Monday, August 29, 2005

Sex Offenders

The other day, I sent out an email to friends pointing to a Justice Department web site publicizing facts vs. myths regarding sex offenders. Personally, I was very surprised at what I read, particularly reconviction rates and treatment success. Turns out, that reconviction rates run from 13% to 27%, depending on the category of offense.

In psychotherapeutic circles, it's commonly accepted that sexual perpetrators are "untreatable". Yet, the Justice Department has this to say about treatment:

Several studies present optimistic conclusions about the effectiveness of treatment programs that are empirically based, offense-specific, and comprehensive (Lieb, Quinsey, and Berliner, 1998). The only meta-analysis of treatment outcome studies to date has found a small, yet significant treatment effect—an 8% reduction in the recidivism rate for offenders who participated in treatment (Hall, 1995). Research also demonstrates that sex offenders who fail to complete treatment programs are at increased risk for both sexual and general recidivism (Hanson and Bussiere, 1998).
The "only studies"?

Seems like that psychotherpeutic attitude has penetrated to the treatment research circles too! That 8% may not seem like much, but remember that the reconvict rate is pretty low to begin with.

When I was a practicing psychotherapist, I had the experience of treating a couple of sexual offenders....let's call them Bobby and Jimmy. Bobby was 11 years old when he, and another 11 year old boy, were caught groping and touching each other in the school bathroom. After questioning (by a police officer in an isolated room with his gun showing, and without Bobby's mother present), Bobby admitted to the behavior. Despite arguments that Bobby wasn't mirandized (neither he or his mother was until after the questioning) he was convicted of a felony and listed as a sexual offender.

Jimmy was another dangerous character. He was about 8 years old when he was caught groping his niece. He too was convicted and became a card-carrying (yes, they have to carry a card) registered sex offender FOR LIFE. And as a part of the terms of probation, until he turned 18 Jimmy's parents were required to insure that he was under the supervision of an adult at all times he was around other children (doesn't sound like much, but think about it).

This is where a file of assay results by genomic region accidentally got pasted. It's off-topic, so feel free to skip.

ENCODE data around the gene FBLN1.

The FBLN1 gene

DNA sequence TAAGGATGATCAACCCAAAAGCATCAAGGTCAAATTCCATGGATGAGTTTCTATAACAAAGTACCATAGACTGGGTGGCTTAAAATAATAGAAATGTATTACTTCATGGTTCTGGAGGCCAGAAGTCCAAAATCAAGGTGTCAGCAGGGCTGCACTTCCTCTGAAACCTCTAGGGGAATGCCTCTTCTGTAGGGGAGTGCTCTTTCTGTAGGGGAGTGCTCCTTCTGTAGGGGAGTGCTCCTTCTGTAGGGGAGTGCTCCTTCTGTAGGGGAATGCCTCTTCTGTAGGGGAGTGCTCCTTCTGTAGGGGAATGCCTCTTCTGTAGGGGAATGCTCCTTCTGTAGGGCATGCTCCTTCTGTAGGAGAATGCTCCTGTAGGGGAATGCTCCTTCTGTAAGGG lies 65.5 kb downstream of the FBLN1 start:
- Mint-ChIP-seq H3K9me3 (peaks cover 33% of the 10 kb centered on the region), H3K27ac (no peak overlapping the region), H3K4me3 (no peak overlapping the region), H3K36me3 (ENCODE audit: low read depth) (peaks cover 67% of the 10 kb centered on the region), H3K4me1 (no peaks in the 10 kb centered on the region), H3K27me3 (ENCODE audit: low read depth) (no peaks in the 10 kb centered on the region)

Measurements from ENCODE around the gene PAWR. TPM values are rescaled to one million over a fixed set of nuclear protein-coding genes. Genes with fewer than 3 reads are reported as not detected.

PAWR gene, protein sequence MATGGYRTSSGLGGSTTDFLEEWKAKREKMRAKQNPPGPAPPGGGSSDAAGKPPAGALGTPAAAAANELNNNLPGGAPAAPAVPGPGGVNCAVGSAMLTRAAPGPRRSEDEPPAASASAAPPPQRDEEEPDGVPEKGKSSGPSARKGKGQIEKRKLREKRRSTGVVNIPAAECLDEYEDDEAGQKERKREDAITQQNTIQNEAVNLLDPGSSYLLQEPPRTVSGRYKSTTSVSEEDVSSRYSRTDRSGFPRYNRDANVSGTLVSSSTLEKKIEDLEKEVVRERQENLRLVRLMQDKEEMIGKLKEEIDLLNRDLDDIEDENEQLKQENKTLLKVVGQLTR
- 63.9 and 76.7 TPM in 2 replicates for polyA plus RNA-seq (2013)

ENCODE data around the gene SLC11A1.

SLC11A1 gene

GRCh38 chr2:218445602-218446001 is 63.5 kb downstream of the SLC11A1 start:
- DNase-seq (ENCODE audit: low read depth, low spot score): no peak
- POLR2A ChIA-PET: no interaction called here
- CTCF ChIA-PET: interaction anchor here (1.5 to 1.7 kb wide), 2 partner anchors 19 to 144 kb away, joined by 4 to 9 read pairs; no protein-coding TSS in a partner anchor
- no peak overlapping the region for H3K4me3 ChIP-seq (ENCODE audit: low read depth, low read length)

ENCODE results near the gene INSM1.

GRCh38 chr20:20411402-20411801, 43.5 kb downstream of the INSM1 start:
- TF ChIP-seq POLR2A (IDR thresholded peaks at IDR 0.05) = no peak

I know, I know. You may be saying to yourself, "self, there must be more to these stories". There isn't. These were ordinary boys...boys with some problems to be addressed for sure...but not dangerous sexual predators.

As you may know, there are now laws requiring convicted sex offenders to register with localities as to their address, and the common practice of publicizing offenders addresses on the internet or other media. There's a local news story of legislation to equip all convicted sex offenders with GPS devices, so law enforcement officials can know where they are all the time.

Then I read this via TalkLeft:
Two released sex offenders who were on a registration list available on the Internet have been murdered. A man is believed to have posed as an FBI officer, went to their apartment and shot them.

The man presented himself to the three roommates as a member of the FBI and said he wanted to talk to them about their Level III sex offender status, according to police.

The fake FBI agent told the roommates that one of them was on a “hit list” on an Internet site, according to the police. The roommate who reported the deaths left while the FBI imposter was still there, Ambrose said.

Is this an isolated case of vigilante justice, or will this be the beginning of a trend?
Well, I realize that sexual crimes are terrible crimes. Believe me, in my practice I treated a number of individuals who were the victims of unspeakable abuse. But perps being murdered by vigilantes who find them on the internet after they've served their sentences?

I personally think the laws requiring public notification should be carefully reviewed, using knowledge and not hysteria as a basis for legislation. More and more, we hamstring judges whose job is to evaluate cases individually, and to determine what is an appropriate societal response to the offense.

And I certainly don't think the idea of strapping on a GPS device to every single registered offender makes any sense at all.


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